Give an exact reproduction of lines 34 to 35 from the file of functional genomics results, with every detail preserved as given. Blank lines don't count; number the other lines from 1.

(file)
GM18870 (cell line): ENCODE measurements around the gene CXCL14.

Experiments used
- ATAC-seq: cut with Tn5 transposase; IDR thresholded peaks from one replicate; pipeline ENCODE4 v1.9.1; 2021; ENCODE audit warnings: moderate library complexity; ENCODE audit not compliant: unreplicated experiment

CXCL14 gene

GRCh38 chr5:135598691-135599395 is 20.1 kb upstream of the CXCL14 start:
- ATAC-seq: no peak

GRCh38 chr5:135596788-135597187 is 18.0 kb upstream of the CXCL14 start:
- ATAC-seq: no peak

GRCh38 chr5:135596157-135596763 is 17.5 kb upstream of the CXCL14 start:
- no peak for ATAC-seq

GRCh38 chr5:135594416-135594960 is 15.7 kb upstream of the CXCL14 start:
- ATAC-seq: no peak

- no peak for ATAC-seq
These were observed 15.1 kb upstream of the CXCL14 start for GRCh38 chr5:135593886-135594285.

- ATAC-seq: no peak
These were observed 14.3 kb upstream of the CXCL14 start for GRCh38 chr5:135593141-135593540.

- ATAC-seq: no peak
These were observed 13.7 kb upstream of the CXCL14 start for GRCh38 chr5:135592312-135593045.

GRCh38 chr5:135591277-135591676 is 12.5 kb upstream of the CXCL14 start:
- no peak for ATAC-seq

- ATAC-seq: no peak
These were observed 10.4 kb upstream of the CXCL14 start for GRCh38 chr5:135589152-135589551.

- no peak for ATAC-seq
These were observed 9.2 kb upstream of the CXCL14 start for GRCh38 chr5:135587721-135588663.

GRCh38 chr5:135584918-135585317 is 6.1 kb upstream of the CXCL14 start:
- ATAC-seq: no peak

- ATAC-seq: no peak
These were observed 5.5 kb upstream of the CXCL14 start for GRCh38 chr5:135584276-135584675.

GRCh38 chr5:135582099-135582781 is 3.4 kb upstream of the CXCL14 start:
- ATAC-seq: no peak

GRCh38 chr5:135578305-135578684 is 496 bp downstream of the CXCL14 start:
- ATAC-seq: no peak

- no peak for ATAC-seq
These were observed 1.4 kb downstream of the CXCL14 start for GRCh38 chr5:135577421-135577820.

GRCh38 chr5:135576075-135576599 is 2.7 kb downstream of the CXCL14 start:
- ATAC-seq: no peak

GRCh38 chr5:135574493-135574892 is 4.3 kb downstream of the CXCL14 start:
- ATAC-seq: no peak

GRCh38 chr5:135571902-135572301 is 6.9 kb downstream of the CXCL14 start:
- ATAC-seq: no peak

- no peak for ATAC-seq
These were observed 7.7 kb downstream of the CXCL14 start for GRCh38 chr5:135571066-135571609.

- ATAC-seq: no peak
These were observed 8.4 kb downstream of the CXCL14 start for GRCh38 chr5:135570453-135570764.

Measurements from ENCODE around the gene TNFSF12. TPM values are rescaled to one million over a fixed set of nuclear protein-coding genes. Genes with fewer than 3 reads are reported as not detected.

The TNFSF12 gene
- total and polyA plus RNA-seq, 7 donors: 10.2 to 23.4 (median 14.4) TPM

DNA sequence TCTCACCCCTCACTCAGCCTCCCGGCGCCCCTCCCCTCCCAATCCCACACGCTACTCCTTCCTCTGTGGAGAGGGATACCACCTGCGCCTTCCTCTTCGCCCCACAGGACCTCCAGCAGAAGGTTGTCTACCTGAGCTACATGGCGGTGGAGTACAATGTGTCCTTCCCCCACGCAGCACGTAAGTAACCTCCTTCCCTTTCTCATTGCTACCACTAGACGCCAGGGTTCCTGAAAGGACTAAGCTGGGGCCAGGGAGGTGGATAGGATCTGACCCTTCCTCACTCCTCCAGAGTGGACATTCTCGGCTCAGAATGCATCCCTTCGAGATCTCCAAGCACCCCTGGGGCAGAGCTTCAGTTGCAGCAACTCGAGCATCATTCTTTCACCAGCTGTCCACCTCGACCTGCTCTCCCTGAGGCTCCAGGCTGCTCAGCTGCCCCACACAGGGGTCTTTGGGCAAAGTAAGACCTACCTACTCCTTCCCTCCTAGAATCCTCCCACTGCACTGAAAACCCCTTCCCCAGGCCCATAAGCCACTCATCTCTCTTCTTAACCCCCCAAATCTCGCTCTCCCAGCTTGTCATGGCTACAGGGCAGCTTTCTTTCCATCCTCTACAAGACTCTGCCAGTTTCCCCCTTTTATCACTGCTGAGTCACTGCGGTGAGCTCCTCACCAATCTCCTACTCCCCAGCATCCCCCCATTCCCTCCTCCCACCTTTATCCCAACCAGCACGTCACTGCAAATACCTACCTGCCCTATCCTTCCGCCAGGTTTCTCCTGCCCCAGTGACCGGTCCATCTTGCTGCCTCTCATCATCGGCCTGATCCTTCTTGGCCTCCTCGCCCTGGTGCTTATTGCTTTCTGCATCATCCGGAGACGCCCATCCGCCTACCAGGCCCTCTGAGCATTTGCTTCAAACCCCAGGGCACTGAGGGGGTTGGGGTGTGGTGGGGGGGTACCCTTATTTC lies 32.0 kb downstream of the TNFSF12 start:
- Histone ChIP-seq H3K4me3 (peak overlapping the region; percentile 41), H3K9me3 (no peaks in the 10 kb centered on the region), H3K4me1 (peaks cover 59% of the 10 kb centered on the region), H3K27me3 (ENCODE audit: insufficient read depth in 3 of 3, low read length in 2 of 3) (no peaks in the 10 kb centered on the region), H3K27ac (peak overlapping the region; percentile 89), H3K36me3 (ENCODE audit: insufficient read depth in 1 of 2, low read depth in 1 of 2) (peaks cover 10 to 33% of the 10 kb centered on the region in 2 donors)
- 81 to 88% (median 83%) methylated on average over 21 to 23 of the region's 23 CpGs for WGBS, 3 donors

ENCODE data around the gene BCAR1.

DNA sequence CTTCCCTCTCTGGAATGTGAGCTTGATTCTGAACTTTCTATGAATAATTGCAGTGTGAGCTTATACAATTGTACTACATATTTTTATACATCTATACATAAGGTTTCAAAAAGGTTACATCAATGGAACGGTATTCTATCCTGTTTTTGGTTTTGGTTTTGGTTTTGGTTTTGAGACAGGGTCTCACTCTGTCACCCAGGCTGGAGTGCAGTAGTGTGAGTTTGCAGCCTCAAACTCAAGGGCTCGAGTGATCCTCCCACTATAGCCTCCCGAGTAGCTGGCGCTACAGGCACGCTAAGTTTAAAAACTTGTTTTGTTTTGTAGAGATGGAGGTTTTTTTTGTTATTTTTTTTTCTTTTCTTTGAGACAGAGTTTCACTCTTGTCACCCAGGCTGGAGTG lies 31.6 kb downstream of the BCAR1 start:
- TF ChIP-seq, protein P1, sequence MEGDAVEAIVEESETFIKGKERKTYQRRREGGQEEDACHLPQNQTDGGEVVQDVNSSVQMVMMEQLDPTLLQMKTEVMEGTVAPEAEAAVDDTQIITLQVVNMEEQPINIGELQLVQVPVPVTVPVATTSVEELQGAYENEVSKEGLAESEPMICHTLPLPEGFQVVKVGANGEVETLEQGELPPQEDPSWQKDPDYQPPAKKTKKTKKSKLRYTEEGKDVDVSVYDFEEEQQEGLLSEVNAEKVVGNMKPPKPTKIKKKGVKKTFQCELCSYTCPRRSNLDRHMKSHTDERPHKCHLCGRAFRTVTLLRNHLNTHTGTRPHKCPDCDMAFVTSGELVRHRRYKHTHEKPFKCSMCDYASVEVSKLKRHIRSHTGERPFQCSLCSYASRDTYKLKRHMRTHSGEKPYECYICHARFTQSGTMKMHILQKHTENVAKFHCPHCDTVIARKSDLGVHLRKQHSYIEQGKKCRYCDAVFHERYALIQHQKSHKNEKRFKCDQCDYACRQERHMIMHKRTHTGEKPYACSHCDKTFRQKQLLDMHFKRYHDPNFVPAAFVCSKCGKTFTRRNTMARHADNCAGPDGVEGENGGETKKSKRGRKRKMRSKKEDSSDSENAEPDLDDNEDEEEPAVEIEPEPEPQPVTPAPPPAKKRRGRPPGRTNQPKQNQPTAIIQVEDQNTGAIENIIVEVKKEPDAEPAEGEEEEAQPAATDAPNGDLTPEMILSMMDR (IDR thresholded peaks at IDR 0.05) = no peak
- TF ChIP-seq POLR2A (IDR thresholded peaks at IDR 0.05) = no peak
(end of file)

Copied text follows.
These were observed 1.4 kb downstream of the CXCL14 start for GRCh38 chr5:135577421-135577820.

GRCh38 chr5:135576075-135576599 is 2.7 kb downstream of the CXCL14 start: